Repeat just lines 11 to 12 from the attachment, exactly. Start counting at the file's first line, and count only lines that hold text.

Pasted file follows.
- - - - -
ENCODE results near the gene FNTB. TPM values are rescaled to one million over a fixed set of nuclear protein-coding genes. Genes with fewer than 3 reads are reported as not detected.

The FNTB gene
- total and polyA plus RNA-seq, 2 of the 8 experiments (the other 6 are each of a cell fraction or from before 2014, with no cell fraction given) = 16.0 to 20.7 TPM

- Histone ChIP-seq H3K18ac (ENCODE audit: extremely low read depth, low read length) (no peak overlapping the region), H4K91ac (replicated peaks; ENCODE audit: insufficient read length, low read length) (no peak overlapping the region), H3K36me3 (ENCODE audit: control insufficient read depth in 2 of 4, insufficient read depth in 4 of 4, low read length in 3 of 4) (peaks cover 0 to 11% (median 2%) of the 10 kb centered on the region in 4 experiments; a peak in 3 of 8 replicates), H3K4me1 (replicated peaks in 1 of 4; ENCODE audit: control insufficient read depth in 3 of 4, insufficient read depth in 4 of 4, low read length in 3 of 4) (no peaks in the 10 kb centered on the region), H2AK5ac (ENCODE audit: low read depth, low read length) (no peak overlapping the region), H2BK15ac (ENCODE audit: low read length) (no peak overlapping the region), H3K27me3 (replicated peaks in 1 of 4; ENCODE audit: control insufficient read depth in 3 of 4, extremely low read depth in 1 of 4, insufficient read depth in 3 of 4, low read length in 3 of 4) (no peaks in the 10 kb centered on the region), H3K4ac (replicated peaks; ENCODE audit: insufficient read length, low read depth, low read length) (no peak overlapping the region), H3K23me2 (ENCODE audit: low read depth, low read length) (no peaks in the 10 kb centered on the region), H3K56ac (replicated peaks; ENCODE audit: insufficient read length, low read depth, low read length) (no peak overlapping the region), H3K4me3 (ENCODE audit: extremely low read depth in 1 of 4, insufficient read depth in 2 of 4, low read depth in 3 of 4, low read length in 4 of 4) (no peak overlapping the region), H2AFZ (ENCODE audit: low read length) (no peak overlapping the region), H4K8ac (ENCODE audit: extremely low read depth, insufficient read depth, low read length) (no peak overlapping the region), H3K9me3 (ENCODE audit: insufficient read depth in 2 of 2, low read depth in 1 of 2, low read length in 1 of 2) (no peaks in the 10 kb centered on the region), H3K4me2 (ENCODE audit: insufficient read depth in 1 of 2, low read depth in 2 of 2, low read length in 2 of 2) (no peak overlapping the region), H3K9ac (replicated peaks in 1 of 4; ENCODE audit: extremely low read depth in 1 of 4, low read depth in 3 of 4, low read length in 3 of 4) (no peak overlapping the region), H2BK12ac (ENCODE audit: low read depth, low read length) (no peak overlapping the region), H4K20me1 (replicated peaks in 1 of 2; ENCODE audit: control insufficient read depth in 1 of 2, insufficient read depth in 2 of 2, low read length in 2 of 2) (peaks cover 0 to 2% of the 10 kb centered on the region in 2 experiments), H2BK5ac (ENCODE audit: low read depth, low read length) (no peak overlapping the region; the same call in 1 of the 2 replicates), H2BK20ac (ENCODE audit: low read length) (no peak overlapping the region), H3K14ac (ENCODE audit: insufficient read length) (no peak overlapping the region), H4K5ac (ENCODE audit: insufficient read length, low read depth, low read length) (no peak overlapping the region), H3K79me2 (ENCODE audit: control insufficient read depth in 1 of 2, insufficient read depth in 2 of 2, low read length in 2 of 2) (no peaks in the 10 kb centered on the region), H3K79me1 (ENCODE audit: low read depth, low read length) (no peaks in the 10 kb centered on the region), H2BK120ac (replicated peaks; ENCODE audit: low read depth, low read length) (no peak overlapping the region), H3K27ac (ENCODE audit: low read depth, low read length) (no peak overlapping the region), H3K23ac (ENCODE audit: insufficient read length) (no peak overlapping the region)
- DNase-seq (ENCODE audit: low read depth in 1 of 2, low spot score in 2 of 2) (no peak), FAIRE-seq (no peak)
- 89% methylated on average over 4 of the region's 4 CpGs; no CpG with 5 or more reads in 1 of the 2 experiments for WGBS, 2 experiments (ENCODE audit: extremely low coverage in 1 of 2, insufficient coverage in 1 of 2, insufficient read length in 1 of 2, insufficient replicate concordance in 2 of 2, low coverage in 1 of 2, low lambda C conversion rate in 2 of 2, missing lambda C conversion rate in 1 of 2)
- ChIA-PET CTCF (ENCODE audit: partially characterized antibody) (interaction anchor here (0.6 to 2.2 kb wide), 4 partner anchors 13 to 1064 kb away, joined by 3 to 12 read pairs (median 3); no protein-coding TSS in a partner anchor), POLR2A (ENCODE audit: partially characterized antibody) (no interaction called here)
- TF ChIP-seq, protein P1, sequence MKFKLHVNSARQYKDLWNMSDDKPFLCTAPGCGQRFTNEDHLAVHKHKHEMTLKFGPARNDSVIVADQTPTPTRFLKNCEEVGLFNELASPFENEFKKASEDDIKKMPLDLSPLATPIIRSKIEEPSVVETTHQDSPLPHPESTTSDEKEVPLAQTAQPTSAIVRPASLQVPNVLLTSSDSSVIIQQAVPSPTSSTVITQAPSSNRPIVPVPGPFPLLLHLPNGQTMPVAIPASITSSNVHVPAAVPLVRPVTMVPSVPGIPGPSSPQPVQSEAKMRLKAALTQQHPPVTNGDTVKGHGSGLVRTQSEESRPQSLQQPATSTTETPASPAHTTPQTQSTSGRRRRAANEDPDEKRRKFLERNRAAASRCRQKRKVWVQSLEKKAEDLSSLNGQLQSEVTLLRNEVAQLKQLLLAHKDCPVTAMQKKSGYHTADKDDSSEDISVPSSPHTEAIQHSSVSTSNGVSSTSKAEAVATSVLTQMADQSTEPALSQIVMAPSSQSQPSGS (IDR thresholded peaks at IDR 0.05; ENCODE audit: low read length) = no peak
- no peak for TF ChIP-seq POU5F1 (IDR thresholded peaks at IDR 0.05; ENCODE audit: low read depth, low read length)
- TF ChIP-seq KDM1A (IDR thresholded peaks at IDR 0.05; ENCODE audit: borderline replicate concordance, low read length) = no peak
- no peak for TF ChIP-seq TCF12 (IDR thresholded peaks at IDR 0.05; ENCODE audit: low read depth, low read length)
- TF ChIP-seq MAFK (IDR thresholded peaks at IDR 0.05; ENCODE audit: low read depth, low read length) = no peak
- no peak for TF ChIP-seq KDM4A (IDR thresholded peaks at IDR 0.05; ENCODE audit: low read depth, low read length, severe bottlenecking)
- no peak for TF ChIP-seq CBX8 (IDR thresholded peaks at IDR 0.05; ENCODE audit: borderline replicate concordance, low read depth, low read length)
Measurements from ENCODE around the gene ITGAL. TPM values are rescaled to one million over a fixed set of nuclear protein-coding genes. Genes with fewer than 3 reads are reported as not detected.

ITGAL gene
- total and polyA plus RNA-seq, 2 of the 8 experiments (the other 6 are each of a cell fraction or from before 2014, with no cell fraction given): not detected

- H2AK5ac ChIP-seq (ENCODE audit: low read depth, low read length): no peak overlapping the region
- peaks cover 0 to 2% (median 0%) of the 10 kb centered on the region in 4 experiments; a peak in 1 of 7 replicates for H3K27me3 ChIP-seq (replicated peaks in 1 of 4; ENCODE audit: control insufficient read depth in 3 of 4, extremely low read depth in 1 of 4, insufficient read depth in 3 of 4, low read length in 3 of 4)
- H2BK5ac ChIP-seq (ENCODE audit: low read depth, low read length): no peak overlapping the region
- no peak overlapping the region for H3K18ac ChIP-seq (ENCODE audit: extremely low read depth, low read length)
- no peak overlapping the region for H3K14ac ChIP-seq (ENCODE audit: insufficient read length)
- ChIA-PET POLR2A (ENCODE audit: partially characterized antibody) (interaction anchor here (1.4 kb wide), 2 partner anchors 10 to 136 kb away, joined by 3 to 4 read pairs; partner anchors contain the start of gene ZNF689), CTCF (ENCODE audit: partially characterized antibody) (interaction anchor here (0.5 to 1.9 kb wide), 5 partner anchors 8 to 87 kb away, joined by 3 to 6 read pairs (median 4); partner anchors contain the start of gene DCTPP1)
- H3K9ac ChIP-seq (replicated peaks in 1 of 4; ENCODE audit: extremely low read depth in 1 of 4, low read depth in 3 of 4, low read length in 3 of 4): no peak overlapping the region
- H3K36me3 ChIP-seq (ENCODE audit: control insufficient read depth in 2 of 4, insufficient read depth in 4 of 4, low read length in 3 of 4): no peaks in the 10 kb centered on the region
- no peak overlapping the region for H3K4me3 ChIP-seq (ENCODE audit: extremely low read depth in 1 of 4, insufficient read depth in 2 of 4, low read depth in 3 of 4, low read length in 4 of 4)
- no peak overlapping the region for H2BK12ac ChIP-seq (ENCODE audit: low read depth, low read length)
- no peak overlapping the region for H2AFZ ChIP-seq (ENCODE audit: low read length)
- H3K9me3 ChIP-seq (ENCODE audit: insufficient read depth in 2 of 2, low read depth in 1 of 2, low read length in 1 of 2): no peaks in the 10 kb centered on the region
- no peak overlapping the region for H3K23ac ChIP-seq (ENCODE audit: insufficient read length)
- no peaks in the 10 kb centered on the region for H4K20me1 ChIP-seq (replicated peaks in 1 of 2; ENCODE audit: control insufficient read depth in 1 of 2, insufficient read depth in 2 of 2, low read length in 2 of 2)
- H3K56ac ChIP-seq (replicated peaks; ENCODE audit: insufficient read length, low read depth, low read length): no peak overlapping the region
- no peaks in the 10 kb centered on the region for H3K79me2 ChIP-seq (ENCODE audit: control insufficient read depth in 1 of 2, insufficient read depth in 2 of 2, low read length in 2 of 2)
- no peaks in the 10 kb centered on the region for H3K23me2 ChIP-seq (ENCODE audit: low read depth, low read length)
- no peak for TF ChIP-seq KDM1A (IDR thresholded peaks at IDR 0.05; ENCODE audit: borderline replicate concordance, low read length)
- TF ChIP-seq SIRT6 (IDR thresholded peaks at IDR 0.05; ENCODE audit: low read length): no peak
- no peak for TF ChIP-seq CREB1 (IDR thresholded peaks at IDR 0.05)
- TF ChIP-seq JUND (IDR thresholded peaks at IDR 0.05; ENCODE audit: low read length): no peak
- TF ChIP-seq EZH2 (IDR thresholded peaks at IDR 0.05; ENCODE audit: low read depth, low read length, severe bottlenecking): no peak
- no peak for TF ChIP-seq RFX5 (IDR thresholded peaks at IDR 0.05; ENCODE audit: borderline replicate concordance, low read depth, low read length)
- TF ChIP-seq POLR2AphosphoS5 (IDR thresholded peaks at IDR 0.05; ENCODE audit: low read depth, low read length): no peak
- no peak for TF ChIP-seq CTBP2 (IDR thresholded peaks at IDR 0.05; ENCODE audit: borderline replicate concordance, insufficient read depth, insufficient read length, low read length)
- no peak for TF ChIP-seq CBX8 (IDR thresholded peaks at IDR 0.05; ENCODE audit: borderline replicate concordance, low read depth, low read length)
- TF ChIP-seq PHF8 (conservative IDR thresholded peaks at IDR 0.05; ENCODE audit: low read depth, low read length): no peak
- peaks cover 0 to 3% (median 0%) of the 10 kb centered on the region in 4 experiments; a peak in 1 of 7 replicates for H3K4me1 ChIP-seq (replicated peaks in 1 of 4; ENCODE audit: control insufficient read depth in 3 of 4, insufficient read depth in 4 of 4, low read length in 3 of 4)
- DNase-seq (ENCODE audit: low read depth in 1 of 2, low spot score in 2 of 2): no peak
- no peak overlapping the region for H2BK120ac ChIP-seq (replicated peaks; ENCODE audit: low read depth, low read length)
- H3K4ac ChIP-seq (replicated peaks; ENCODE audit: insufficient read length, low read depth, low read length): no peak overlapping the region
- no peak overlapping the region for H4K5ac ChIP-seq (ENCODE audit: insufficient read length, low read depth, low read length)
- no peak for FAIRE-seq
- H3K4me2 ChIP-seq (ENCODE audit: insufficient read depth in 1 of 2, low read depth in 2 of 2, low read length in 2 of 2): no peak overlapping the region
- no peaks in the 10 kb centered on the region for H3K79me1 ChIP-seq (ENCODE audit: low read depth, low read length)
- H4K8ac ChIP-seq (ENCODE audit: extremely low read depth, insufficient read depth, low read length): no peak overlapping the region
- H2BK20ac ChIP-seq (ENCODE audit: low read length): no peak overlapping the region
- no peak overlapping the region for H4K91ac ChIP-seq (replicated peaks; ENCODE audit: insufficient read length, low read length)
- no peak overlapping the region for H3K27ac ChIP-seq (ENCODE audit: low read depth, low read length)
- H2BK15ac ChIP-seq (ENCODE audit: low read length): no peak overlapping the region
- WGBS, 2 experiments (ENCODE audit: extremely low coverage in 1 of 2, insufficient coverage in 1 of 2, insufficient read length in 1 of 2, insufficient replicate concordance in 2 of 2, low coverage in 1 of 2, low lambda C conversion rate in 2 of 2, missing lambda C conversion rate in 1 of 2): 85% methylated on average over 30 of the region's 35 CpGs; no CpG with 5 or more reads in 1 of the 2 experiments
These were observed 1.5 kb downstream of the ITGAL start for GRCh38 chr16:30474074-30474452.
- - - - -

- no peak for TF ChIP-seq TCF12 (IDR thresholded peaks at IDR 0.05; ENCODE audit: low read depth, low read length)
- TF ChIP-seq MAFK (IDR thresholded peaks at IDR 0.05; ENCODE audit: low read depth, low read length) = no peak